8 New Creatures Join Most Wanted Lost Species List

They include a tap-dancing spider and a bird with a flute-like song.

lost species drawing
Clockwise from bottom left: Dwarf hutia, fat catfish, Fagilde’s trapdoor spider, South Island kokako, Pernambuco holly, big puma fungus, Togo mouse, and blanco blind salamander.

Alexis Rockman / Re:wild

There’s a bird that sounds like it’s playing the flute, a tap-dancing spider, and a very tubby catfish.

These are the newest elusive species that have made their way onto the top 25 most wanted lost species list from Re:wild. These creatures have unverified sightings but enough scientific data to lead researchers to believe that they still exist.

In the five years since the search for lost species was started, researchers have found eight of the top 25 most wanted species lost to science. So they’ve added eight more. The new entries are from 17 countries and were chosen from a list of more than 2,000 lost species.

Re:wild keeps a list of all lost species in partnership with the International Union for the Conservation of Nature (IUCN) Species Survival Commission. The list has more than 2,200 species.

“The top 25 is a representative sample from this wider list which spans geographies and species groups of animals, plants, and fungi,” Barney Long, Re:wild’s senior director of conservation strategies and a Search for Lost Species program lead, tells Treehugger.

“There are some species that are long-shots, and others that we think will be findable with the right effort and skill. The lost species program is about inspiring people to care about the overlooked and forgotten species so we want species on the list that speak to a wide variety of people. The top 25 list are all charismatic in their own right and hopefully as a portfolio there is a species that appeals to everyone.”

Like maybe the dancing spider.

New to the list is the Fagilde’s trapdoor spider from Portugal which has been lost since 1931. The spider builds horizontal traps and tap dances to attract a mate.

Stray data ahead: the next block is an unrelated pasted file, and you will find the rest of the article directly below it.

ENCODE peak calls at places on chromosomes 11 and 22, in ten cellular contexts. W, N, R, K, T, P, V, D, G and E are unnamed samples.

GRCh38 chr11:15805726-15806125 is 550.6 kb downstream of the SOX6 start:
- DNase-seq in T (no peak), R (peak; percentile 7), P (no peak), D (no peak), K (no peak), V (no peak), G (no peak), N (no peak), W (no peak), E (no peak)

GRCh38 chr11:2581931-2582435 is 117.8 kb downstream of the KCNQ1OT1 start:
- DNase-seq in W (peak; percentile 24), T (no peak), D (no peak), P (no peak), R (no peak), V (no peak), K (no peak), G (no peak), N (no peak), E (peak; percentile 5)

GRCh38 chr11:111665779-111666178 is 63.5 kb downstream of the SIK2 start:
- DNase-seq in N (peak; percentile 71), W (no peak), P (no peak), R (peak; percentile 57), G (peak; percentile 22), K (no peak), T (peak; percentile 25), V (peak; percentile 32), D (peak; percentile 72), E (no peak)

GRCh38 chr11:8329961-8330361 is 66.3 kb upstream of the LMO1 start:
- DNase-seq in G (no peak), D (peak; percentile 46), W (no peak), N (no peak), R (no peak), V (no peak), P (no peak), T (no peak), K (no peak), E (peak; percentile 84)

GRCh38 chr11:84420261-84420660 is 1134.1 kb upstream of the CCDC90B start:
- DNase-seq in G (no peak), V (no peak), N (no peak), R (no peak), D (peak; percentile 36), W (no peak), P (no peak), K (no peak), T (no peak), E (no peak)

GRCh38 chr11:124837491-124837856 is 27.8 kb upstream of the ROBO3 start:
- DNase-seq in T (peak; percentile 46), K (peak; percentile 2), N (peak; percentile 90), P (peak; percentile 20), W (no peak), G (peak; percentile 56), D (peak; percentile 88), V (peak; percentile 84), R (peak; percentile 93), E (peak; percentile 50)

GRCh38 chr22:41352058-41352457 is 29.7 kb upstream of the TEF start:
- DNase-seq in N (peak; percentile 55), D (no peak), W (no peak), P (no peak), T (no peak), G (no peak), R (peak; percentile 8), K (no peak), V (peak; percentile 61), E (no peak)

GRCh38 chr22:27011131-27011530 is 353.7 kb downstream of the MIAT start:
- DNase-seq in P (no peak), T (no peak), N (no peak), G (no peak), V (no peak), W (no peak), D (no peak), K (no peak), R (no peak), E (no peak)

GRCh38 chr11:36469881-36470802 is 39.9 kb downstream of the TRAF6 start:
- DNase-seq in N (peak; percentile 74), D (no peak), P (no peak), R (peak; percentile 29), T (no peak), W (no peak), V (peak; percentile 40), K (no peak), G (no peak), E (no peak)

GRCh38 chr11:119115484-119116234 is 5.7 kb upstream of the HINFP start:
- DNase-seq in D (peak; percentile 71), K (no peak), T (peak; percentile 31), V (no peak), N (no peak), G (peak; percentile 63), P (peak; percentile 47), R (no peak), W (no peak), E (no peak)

“I love the fact that we have some really overlooked species on the list,” says Long. “Having a European spider on the list is really exciting, not just because most people don’t think of conservation when they think of spiders, but also because who would have thought there was a lost spider in Portugal?”

In the waters, there’s the fat catfish from Colombia that has been lost since 1957. It’s the only freshwater catfish on Earth and has rings of fatty tissue wrapped around its body. Researchers describe it as  “the closest a fish could get to the Michelin Man.”

The South Island kōkako is a bird that has been lost in New Zealand since 2007. The bird’s haunting call has been likened to a flute or an organ.

The remaining new additions to the list include:

  • Togo mouse from Togo and Ghana (lost since 1890)
  • Dwarf hutia (guinea pig-like rodent) from Cuba (lost since 1937)
  • Pernambuco holly, a tree from Brazil (lost since 1838)
  • Blanco blind salamander from Hays County, Texas (lost since 1951)
  • Big puma fungus from South America (lost since 1988)

“I’m also really happy we were able to put a fungi on the list this time,” says Long. “There is so little known about fungi in general I hope the inclusion of this species can spark more interest in this fascinating group of species.”  

The Power of Rediscovery

The species on the updated top 25 most wanted list include 10 mammals, four birds, four fish, two amphibians, and one coral, fungus, arachnid, tree, and reptile. They have been lost for an average of nearly 70 years. At 185 years, the Pernambuco holly has been lost the longest, while the South Island kōkako had the most recent confirmed sighting—just 15 years ago.

Since the Search for Lost Species program launched in 2017, researchers have confirmed the rediscovery of these original species on the original list: Jackson’s climbing salamander in Guatemala, Wallace’s giant bee and the velvet pitcher plant in Indonesia, the silver-backed chevrotain in Vietnam, the Somali sengi in Djibouti, the Voeltzkow’s chameleon in Madagascar, the Fernandina giant tortoise in the Galápagos, and the Sierra Leone crab in Sierra Leone.

Long says he wasn’t surprised that so many species from the original list were rediscovered.

“Some of the species on the original list had not been seen for many years, but really needed someone to simply care about them and go look for them,” he says. “This is exactly what this program is about; inspiring people to care about the overlooked species. Many species on the list we know will take a herculean effort to find—efforts to find Miss Waldron’s Red Colobus for example have been on-going for four years for example.”

Rediscovering lost species is the first step toward preventing their extinction, Long says.

“We are in an extinction crisis, but there are an untold number of species out there that we can save from extinction. When a species is put on the list of lost species it acts as a warning that the species is in trouble and efforts to find the species and implement conservation action for it are needed,” he says.

“This program is a call to action for these species, a call to the world to get out there and find these species because they need your help and one person can make a difference.”